Have you ever thought about Hindi? It looks very difficult; but maybe that’s only because we’re not familiar with it. Children pick up languages and nuances so much easier when they’re young and have exposure to the experience; and all the better when it’s presented in a fun way. This is just the case in My First Book of Hindi Words: An ABC Rhyming Book of Hindi Language and Indian Culture.
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India is a popular place right now, with BBC in its third series of The Real Marigold Hotel running, a friend has gone there bird watching, and occasionally I see photos on Facebook when Danny, who used to sit next to me at work, has been there a couple of times on business as a lot of work that Phil and I used to do is now being done in India. This helps make the children more interested in the area, as well as bringing home the point that the world is connected and it’s even more important to learn about and respect other cultures.
Tuttle Publishing sent us a copy of My First Book of Hindi Words: An ABC Rhyming Book of Hindi Language and Indian Culture, by Rina Singh, and illustrated by Farida Zaman. It’s a hard cover book, filled with bright and bold illustrations that incorporate aspects of Indian culture, along with the regular childhood things common to kids around the world. There’s a lovely feeling of movement and emotions throughout the book that add to it’s character.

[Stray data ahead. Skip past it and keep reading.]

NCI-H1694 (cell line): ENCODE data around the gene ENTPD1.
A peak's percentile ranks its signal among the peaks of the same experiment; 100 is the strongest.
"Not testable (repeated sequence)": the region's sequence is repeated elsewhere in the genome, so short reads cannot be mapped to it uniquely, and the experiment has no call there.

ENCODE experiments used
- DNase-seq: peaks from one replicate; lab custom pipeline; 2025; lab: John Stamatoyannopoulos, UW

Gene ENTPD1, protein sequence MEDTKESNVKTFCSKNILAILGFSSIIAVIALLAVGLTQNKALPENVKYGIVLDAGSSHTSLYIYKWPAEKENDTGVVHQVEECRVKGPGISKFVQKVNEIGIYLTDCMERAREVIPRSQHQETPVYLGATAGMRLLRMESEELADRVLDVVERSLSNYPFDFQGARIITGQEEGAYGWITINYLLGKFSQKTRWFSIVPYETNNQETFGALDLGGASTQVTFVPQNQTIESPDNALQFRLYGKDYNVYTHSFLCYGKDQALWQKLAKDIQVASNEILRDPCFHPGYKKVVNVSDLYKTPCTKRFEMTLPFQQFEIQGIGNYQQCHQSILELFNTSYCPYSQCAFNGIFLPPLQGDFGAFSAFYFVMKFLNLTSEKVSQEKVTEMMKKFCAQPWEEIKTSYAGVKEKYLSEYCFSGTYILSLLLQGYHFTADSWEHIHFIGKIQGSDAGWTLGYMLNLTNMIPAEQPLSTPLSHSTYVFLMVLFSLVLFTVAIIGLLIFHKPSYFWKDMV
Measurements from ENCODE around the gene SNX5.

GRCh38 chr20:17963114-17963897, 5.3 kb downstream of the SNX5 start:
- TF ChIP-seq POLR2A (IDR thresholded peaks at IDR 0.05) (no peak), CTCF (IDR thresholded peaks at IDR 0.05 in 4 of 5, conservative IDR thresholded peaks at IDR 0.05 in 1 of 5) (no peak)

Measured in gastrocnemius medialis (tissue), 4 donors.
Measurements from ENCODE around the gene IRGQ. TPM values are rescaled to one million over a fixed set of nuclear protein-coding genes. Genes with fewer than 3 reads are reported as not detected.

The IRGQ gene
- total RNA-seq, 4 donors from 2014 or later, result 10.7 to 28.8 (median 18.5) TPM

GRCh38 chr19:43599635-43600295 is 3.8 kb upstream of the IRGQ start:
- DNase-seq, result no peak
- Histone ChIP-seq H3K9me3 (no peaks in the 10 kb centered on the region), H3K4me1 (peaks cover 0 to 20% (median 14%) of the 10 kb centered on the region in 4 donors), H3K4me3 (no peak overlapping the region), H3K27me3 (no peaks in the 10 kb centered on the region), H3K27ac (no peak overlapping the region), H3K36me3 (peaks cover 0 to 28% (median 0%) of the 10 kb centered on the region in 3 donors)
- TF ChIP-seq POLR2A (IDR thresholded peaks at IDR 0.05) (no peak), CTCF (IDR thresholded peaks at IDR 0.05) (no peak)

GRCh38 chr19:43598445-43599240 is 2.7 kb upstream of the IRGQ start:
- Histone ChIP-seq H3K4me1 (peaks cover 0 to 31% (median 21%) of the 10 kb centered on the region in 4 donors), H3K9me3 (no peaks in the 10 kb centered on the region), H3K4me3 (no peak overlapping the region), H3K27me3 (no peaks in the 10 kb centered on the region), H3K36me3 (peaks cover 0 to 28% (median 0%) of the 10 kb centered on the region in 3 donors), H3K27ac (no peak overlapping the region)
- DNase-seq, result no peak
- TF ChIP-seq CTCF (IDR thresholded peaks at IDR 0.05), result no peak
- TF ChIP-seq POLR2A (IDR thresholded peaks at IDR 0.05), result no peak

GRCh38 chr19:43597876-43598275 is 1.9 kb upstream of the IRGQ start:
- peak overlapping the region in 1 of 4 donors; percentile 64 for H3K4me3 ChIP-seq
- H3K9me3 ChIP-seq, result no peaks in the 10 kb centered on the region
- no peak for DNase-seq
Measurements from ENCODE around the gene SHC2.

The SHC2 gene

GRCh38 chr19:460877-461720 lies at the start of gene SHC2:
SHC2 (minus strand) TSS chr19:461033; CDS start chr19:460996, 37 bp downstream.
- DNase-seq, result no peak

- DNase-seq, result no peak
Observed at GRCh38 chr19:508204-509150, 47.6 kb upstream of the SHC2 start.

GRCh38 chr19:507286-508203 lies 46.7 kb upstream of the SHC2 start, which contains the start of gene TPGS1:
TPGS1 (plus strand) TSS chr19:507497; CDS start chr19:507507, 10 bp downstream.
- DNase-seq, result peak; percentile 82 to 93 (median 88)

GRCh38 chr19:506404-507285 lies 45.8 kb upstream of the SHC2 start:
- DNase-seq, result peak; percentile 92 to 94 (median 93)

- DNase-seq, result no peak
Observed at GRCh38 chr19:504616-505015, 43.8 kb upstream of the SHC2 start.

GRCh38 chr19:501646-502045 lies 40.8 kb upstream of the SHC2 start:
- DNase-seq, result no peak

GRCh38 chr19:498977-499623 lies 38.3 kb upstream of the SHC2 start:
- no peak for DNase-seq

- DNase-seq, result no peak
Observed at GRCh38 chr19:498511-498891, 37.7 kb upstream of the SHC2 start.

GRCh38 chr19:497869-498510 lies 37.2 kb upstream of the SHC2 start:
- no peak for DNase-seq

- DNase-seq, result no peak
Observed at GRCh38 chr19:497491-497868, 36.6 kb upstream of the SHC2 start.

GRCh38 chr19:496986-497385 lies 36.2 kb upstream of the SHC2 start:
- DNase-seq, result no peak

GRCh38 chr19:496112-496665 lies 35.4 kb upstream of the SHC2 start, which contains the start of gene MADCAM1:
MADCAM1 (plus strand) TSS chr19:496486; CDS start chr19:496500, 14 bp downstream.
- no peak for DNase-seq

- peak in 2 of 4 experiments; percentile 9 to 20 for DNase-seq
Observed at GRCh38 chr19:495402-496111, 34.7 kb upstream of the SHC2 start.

The book begins with a preface explaining a little about the Hindi language and how some words are adapted into the English language (chai, anyone?), and how you’ll find some very fun words in this A-Z book of Hindi words…all told in an English context and in rhyme. Yes, your children will have fun with this book.
Very young children will enjoy the illustrations and the sounds of the rhymes. Older children can read it themselves and have fun with the fun words, as well. And if they’re very interested, they can also try to write out the words in Hindi as the target word is also written on each page; children will soon be able to pick out Hindi when they see it.
I loved to see the importance on family that is clearly shown in this book. The children enjoy spending time with their relatives. And nature, too! How wonderful!
K is for kahani.
My grandma tells
a story of magic, adventure and spells.
So now the next time a Bollywood movie is filmed in town. my children will know a little bit more about the culture of the cast and crew, and perhaps will be able to exchange a word or two with them; wouldn’t that be nice?
F is for Firni (rice pudding). I thought it might be nice for the children to get a little taste of India, so I sent an email to Mom and asked her for Grandma’s rice pudding recipe. It isn’t authentic to India, but it’s something they have never tried. Rice pudding has never been my thing, but the rest of the family enjoyed it; even if I’m not convinced that it turned out the way it was meant to!
For a brief introduction to Indian culture and cuisine, here’s a video clip:
If you’re interested in purchasing this book or other Indian items, here are some Amazon links for you: